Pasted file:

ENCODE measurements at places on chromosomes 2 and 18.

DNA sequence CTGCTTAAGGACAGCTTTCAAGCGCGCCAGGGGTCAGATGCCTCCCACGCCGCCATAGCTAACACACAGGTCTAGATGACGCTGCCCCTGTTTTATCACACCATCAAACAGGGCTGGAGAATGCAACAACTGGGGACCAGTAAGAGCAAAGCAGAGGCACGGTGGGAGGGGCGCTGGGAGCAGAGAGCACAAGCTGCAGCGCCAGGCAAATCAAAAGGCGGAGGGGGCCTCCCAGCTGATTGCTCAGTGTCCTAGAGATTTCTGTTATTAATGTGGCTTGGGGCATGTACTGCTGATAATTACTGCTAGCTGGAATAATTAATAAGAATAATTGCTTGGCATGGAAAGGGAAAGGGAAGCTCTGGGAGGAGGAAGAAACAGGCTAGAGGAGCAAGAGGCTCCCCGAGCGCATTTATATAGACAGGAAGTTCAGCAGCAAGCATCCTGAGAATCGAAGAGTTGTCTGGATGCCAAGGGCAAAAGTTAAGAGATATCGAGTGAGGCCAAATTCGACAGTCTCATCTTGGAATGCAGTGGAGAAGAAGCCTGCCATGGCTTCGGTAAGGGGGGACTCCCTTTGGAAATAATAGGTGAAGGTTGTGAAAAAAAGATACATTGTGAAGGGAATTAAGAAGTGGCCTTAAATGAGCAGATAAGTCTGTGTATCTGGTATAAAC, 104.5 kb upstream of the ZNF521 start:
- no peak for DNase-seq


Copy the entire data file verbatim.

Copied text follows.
ENCODE measurements at places on chromosomes 2 and 18.

DNA sequence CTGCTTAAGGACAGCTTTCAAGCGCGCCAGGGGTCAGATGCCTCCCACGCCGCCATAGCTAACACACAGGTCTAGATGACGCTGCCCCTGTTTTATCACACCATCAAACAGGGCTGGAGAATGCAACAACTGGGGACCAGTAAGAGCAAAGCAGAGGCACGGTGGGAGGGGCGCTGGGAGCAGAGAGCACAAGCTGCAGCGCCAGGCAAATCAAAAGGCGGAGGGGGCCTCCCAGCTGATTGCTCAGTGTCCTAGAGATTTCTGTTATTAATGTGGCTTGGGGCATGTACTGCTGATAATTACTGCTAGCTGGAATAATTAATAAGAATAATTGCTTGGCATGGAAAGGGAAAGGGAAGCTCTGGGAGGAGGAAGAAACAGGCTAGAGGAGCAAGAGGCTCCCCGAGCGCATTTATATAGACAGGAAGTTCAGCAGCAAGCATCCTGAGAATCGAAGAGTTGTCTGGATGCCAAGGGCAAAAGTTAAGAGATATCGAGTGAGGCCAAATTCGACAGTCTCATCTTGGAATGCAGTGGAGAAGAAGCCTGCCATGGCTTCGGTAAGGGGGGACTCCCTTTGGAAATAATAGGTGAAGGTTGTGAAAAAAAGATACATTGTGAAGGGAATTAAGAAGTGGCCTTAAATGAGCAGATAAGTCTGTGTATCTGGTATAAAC, 104.5 kb upstream of the ZNF521 start:
- no peak for DNase-seq